- Commercial Banks. Sometimes called full-service banks, these are the most widely used financial institutions in the United States, with about 8,000 operating. Commercial banks are permitted to take deposits, loan money, and provide other banking services. They can have either a federal or state charter and are regulated accordingly. Commercial banks vary greatly. They can be huge mega-banks that have sprung up during the past several years or small, community banks. The 300 or so foreign banks that operate in the United States are technically commercial banks. They must comply with federal regulations, but many of them do not offer the banking services that the average customer requires.
- Credit Unions. These offer many of the same services as commercial banks: checking accounts, savings accounts, vacation clubs, ATM services, and calendars at the holidays. They generally can offer better rates on loans and savings, however, because, as nonprofit organizations, they don't pay federal taxes. It used to be that only people with common occupation, association, or geographical area could form and join credit unions. These days, however, practically everyone can join a credit union in one capacity or another. Before joining a credit union, make sure it's a member of the FDIC, which guarantees deposits. Not all credit unions are FDIC members.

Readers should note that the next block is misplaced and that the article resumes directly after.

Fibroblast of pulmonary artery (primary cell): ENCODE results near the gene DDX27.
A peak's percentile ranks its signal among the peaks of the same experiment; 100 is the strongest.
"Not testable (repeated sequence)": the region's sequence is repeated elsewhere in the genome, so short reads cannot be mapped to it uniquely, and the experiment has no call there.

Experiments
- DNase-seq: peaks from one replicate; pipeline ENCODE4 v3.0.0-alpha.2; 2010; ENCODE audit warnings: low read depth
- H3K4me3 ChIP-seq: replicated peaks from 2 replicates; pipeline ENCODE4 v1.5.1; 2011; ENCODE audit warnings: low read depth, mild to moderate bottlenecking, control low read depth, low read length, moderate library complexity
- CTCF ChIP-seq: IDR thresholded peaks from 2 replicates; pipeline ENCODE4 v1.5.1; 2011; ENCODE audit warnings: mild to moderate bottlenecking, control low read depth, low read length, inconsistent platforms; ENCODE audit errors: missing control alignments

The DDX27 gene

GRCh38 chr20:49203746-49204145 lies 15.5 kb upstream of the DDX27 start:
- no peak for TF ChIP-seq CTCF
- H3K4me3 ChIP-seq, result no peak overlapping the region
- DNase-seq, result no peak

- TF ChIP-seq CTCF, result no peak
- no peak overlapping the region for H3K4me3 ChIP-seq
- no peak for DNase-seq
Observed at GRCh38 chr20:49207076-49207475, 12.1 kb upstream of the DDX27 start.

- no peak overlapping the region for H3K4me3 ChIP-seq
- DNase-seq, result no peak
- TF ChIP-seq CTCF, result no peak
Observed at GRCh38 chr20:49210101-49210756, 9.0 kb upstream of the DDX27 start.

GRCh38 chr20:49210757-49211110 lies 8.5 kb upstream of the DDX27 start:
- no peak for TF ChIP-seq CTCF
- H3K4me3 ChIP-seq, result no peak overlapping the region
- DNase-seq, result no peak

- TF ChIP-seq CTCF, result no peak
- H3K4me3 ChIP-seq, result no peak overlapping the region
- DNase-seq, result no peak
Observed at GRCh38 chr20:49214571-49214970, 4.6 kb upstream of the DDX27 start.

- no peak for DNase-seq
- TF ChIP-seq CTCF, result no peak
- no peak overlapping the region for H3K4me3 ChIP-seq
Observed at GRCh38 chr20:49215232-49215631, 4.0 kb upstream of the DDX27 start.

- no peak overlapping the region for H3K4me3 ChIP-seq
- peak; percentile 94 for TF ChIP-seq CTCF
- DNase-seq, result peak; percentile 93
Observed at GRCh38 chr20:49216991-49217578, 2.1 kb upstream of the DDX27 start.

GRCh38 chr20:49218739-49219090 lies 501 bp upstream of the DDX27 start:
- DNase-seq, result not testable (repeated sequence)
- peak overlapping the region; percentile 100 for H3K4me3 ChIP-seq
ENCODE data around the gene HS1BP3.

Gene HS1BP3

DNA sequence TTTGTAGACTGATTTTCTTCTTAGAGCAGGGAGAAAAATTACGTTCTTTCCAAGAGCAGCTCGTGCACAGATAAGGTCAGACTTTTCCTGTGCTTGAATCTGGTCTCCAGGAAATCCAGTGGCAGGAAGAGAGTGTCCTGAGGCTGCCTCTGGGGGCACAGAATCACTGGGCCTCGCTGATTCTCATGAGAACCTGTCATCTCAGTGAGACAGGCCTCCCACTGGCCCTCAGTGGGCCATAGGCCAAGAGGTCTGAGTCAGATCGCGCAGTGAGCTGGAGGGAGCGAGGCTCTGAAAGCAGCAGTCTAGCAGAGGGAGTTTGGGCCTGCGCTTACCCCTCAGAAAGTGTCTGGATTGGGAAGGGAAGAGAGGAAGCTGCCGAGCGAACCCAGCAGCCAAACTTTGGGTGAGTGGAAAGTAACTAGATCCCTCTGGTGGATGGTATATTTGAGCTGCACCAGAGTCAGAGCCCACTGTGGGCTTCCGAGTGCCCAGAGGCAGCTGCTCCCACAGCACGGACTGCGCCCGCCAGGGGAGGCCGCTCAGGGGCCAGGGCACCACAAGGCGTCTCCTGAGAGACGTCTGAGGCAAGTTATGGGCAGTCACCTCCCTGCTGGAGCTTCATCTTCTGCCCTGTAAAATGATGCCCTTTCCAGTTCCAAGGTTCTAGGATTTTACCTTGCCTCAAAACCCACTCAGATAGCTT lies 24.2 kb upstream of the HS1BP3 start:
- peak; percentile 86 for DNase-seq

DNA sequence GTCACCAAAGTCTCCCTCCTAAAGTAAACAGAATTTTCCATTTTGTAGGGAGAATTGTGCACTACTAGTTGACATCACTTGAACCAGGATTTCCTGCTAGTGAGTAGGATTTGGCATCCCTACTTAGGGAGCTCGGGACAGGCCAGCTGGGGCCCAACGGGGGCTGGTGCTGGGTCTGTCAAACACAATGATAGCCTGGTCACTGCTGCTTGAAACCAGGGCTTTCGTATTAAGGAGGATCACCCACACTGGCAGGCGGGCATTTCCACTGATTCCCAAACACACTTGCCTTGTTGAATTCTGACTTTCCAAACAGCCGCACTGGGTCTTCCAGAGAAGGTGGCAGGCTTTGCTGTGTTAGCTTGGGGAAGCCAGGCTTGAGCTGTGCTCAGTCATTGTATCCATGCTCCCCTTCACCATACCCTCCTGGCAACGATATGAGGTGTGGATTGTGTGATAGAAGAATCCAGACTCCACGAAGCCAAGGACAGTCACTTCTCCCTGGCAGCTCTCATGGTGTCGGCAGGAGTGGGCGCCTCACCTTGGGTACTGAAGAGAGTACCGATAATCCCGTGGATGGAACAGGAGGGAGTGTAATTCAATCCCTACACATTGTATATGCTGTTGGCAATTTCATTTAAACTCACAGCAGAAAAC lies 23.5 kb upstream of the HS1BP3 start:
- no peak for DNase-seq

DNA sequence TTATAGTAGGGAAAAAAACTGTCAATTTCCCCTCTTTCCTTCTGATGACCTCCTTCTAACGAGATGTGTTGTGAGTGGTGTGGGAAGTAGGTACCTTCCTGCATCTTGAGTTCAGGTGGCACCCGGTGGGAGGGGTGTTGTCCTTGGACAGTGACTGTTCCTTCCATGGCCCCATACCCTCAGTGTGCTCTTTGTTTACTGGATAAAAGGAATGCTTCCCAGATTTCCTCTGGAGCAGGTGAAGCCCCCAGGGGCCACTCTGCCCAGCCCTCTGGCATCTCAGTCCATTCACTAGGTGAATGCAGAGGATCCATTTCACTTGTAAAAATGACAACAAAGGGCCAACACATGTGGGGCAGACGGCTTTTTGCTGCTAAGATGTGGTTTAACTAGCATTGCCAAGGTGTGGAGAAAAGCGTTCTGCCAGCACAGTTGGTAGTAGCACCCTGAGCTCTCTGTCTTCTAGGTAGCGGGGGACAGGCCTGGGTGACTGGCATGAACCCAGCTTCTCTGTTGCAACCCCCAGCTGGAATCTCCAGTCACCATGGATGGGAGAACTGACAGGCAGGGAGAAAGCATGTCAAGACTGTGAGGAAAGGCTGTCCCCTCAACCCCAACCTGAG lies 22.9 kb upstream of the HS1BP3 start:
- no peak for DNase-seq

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Thrifts are the collective name for savings banks and savings and loan associations. They generally accept deposits from, and extend credit primarily to individuals.